NIPAH ENCEPHALITIS, HUMAN - BANGLADESH (02)
Posted on 07TH APR 2015
tagged Nipah Encephalitis, Bangladesh
Date: Sun 5 Apr 2015
Source: Outbreak News Today [edited]
The Bangladesh Institute of Epidemiology, Disease Control and Research (IEDCR) has reported a total of 9 human Nipah virus cases this year as of February 2015. Of the 9 cases, health officials report 6 fatalities, or a 67 per cent case-fatality rate.
These cases are from 6 different districts: Nilphamari, Ponchoghor, Faridpur, Magura, Naugaon, Rajbari. Median age of the Nipah cases is 13 years (Range: 2 - 45 years). 5 (56 per cent) were male.
One cluster identified in Naugaon consists of 3 Nipah encephalitis cases, according to the IEDCR. Of these 2 are laboratory-confirmed cases. Numbers of isolated cases are 6.
According to the World Health Organization (WHO), in the Bangladesh and India outbreaks, consumption of fruits or fruit products (e.g., raw date palm juice) contaminated with urine or saliva from infected fruitbats was the most likely source of infection. Fruit bats of the family Pteropodidae -- particularly species belonging to the _Pteropus_ genus -- are the natural hosts for Nipah virus. There is no apparent disease in fruit bats.
In more recent outbreaks of the disease, person-to-person transmission has been seen in Bangladesh and India.
Related: What is Nipah virus?
The disease in humans can range from asymptomatic infection to fatal encephalitis. Encephalitis and seizures occur in severe cases, progressing to coma within 24-48 hours.
The case fatality rate is estimated at 40-75 per cent; however, this rate can vary by outbreak depending on local capabilities for surveillance investigations, according to the WHO. Those who survive acute encephalitis make a full recovery, but around 20 per cent are left with residual neurological consequences such as persistent convulsions and personality changes.
There is no treatment or vaccine available for either people or animals.
Nipah virus was 1st detected in Malaysia in 1998 but at present Bangladesh, a hotspot for infectious diseases, is the only country in the world that reports the disease.
[Byline: Robert Herriman]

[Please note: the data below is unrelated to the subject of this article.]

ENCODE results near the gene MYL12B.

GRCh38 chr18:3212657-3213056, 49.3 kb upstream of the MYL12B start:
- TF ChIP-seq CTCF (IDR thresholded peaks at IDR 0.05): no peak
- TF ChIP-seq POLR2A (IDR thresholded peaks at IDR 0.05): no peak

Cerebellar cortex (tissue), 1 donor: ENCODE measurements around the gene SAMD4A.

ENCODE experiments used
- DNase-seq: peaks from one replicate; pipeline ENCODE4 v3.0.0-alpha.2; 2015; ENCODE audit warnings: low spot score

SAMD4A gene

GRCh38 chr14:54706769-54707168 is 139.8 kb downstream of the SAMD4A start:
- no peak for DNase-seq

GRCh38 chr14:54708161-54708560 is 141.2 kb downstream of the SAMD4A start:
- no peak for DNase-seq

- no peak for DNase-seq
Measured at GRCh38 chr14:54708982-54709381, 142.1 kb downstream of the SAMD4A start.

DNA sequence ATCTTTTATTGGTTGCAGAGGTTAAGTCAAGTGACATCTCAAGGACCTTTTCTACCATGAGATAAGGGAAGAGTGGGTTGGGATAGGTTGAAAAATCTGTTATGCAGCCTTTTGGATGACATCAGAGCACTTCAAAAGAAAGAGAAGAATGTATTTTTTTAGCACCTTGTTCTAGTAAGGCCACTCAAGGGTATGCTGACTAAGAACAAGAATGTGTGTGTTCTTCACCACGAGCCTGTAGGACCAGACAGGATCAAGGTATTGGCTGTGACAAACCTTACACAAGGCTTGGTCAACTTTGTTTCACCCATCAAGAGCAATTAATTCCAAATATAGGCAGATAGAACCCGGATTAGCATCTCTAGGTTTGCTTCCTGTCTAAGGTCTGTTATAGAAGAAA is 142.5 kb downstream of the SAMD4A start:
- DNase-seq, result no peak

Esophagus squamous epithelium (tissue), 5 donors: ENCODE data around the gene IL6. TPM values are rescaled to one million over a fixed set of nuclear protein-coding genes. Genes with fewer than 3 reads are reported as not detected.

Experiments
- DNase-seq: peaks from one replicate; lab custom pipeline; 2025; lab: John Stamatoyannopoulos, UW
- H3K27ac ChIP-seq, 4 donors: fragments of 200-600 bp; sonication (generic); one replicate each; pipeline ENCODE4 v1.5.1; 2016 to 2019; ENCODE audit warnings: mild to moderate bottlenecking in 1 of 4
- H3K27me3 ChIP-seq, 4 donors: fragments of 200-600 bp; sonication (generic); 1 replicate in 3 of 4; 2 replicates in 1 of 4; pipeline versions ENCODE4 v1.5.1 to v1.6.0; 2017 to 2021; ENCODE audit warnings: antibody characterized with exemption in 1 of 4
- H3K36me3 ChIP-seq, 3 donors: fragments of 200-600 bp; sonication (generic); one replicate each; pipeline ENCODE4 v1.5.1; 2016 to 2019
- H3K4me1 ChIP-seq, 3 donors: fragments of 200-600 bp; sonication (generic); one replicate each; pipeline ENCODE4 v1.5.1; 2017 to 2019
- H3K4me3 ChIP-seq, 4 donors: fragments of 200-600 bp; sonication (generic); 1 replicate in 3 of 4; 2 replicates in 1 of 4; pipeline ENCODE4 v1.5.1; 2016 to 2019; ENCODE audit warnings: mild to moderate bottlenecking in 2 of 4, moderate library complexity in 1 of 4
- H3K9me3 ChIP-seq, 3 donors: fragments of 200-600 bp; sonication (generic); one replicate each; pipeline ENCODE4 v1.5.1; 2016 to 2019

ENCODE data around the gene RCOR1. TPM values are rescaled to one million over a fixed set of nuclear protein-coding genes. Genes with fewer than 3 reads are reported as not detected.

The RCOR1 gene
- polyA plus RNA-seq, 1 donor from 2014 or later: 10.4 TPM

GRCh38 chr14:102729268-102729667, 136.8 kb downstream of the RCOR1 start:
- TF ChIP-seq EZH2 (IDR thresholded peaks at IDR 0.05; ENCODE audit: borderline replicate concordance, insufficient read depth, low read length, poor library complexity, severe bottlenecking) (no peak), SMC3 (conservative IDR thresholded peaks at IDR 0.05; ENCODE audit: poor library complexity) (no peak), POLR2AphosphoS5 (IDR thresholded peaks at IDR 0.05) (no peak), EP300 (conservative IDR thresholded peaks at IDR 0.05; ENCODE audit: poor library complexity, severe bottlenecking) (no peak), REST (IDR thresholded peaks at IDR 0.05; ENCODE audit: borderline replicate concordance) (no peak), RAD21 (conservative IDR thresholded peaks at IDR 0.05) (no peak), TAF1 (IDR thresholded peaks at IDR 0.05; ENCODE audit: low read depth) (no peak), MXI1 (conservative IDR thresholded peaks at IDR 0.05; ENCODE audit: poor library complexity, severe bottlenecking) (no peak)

ProMED-mil from HealthMap Alerts
[As noted in the previous comment (ProMED-mail archive no. 20150204.3143251) "Giant fruit bats or flying foxes (_Pteropus_ of several species) are reservoirs of Nipah virus and, as the above report indicates, they contaminate date palm sap or the fruit. This is the season for cases of Nipah virus infection to occur. The transmission season is usually January to April. As mentioned in comments in a previous post (ProMED-mail archive no. 20140113.2168940), local residents scarify the upper areas of palm trees to collect sap in large jars. The bats come to drink the sap, and defecate and urinate in the sap. If the bats are shedding Nipah virus, it contaminates the sap. If the sap is consumed uncooked, humans that drink it can become infected. Local people say that cooking the sap adversely alters the flavor. However, skirts made of local bamboo can serve as a barrier preventing bats' access to the sap collecting sites."
"It is unfortunate that the public awareness efforts have not prevented these cases from occurring. Perhaps because cases are sporadic and geographically scattered, there is little public perception of risk of infection and serious disease. Until effective public education to prevent infection is implemented, sporadic cases will continue to occur."
An image of a _Pteropus_ fruit bat can be found at http://upload.wikimedia.org/wikipedia/commons/3/3d/Pteropus_giganteus_fg....
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